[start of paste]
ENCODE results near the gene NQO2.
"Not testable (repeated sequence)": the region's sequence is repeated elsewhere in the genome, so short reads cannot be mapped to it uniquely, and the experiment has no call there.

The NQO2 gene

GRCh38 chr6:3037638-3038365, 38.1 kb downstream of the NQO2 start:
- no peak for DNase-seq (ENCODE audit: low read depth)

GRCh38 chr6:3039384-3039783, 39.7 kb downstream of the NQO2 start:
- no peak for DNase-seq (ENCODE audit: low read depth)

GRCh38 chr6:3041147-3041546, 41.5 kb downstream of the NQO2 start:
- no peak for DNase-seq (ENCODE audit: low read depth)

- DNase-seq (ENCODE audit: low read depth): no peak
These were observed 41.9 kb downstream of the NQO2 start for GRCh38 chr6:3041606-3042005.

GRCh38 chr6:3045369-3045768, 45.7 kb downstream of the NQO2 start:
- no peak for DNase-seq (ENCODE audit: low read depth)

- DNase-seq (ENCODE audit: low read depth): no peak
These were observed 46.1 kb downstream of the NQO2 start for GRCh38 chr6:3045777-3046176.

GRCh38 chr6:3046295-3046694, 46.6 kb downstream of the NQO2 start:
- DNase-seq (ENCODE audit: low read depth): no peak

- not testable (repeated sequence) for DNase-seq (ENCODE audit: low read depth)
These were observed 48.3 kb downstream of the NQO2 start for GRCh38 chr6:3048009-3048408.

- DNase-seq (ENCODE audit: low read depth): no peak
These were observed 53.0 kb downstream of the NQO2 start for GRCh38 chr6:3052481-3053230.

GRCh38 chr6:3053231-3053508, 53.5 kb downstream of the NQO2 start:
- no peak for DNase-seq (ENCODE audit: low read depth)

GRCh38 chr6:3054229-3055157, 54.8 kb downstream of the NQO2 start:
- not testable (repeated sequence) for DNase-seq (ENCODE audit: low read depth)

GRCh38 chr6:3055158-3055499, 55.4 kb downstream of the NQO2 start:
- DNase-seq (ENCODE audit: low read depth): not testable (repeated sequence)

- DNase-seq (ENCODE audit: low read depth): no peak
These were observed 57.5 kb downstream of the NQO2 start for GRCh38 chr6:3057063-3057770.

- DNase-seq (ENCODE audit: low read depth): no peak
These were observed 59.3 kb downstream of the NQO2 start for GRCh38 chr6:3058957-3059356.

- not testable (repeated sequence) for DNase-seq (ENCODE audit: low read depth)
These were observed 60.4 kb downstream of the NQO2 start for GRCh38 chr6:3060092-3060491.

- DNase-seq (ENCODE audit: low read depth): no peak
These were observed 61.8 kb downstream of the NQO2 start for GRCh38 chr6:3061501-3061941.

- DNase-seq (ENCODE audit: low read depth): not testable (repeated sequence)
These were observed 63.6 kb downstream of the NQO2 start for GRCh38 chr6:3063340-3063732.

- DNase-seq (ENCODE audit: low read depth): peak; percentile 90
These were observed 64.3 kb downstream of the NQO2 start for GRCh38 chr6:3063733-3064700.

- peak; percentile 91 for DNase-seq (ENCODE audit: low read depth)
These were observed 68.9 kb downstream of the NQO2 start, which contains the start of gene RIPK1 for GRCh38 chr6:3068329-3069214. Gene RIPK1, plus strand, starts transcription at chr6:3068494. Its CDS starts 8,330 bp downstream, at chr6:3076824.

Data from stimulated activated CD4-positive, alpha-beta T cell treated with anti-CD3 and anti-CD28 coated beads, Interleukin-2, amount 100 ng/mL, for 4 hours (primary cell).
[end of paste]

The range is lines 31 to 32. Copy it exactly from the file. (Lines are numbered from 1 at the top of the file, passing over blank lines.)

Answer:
These were observed 59.3 kb downstream of the NQO2 start for GRCh38 chr6:3058957-3059356.

- not testable (repeated sequence) for DNase-seq (ENCODE audit: low read depth)